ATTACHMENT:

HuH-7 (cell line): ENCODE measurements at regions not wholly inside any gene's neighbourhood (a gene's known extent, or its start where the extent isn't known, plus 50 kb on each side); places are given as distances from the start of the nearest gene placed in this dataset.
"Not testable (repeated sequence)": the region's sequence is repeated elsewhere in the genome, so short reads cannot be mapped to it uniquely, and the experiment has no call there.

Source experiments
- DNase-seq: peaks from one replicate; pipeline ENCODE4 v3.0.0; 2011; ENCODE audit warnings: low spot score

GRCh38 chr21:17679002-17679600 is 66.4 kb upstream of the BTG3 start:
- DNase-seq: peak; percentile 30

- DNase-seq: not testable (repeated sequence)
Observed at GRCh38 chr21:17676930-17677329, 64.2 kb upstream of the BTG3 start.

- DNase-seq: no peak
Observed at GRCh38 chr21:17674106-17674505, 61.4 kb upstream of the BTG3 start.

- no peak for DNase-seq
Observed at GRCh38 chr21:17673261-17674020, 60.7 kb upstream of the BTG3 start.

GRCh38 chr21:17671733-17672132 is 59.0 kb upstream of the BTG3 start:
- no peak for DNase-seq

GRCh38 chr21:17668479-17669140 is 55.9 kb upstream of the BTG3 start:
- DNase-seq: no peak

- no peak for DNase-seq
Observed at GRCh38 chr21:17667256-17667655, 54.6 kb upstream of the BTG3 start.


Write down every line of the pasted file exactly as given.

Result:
HuH-7 (cell line): ENCODE measurements at regions not wholly inside any gene's neighbourhood (a gene's known extent, or its start where the extent isn't known, plus 50 kb on each side); places are given as distances from the start of the nearest gene placed in this dataset.
"Not testable (repeated sequence)": the region's sequence is repeated elsewhere in the genome, so short reads cannot be mapped to it uniquely, and the experiment has no call there.

Source experiments
- DNase-seq: peaks from one replicate; pipeline ENCODE4 v3.0.0; 2011; ENCODE audit warnings: low spot score

GRCh38 chr21:17679002-17679600 is 66.4 kb upstream of the BTG3 start:
- DNase-seq: peak; percentile 30

- DNase-seq: not testable (repeated sequence)
Observed at GRCh38 chr21:17676930-17677329, 64.2 kb upstream of the BTG3 start.

- DNase-seq: no peak
Observed at GRCh38 chr21:17674106-17674505, 61.4 kb upstream of the BTG3 start.

- no peak for DNase-seq
Observed at GRCh38 chr21:17673261-17674020, 60.7 kb upstream of the BTG3 start.

GRCh38 chr21:17671733-17672132 is 59.0 kb upstream of the BTG3 start:
- no peak for DNase-seq

GRCh38 chr21:17668479-17669140 is 55.9 kb upstream of the BTG3 start:
- DNase-seq: no peak

- no peak for DNase-seq
Observed at GRCh38 chr21:17667256-17667655, 54.6 kb upstream of the BTG3 start.